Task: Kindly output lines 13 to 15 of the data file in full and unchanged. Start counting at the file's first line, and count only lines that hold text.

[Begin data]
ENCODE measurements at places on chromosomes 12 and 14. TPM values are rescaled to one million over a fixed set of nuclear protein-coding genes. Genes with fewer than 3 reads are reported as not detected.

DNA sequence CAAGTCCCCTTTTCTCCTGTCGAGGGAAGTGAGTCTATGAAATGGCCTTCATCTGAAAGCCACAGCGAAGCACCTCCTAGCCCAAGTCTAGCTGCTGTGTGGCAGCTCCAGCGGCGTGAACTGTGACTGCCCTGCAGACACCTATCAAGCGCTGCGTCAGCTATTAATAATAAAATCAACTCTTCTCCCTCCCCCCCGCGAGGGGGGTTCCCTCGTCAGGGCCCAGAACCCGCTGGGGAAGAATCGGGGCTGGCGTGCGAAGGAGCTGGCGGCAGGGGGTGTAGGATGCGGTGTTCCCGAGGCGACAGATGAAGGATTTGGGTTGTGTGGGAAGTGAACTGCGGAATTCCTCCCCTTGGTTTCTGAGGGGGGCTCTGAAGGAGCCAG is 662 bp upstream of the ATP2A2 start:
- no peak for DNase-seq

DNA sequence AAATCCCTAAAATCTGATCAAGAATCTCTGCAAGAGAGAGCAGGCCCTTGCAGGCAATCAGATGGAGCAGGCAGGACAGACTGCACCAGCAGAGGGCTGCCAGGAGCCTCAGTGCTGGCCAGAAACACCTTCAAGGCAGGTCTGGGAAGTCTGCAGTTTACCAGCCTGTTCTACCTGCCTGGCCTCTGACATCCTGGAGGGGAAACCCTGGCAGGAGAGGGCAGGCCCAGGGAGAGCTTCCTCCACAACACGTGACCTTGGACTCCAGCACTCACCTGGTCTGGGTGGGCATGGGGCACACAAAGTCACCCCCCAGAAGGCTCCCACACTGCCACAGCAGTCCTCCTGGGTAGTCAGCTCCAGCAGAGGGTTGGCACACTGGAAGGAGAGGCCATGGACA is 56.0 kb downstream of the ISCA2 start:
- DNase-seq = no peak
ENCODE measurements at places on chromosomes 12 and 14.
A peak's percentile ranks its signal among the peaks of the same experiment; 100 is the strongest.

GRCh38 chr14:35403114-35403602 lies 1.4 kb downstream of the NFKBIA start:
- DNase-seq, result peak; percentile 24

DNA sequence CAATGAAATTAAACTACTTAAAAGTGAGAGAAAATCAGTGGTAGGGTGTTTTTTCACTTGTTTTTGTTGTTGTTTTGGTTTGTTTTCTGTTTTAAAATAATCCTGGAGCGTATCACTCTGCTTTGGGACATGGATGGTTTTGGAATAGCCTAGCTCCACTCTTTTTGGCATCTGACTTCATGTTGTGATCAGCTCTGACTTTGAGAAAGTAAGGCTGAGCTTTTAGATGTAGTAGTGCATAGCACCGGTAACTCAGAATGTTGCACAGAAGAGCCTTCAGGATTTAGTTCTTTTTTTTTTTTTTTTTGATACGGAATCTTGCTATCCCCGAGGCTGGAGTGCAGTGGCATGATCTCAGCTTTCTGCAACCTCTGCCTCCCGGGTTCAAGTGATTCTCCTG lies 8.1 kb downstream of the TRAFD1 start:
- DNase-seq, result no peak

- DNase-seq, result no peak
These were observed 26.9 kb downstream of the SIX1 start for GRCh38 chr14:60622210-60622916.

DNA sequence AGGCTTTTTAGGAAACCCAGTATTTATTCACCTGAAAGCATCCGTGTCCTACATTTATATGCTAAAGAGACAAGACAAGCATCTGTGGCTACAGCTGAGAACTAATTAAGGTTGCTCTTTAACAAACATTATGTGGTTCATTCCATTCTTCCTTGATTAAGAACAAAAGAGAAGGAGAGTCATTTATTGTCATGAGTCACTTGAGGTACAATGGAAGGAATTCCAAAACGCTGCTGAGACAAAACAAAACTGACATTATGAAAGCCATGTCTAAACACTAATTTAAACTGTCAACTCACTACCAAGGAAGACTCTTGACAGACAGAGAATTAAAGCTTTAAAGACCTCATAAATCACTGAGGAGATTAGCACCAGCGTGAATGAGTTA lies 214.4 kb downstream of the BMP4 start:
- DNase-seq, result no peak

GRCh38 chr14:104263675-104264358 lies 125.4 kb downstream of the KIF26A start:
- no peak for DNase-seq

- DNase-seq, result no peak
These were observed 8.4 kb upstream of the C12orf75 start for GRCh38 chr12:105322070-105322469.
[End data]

These were observed 26.9 kb downstream of the SIX1 start for GRCh38 chr14:60622210-60622916.

DNA sequence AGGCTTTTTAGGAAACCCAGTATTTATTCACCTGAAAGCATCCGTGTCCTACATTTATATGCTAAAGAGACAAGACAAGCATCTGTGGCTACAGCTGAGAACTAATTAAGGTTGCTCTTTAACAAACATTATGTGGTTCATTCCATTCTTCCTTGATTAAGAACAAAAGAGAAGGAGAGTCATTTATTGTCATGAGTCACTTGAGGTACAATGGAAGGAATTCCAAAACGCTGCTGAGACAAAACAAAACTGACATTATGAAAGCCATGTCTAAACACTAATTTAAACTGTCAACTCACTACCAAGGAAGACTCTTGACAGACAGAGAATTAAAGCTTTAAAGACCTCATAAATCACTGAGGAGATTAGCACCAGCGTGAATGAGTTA lies 214.4 kb downstream of the BMP4 start:
- DNase-seq, result no peak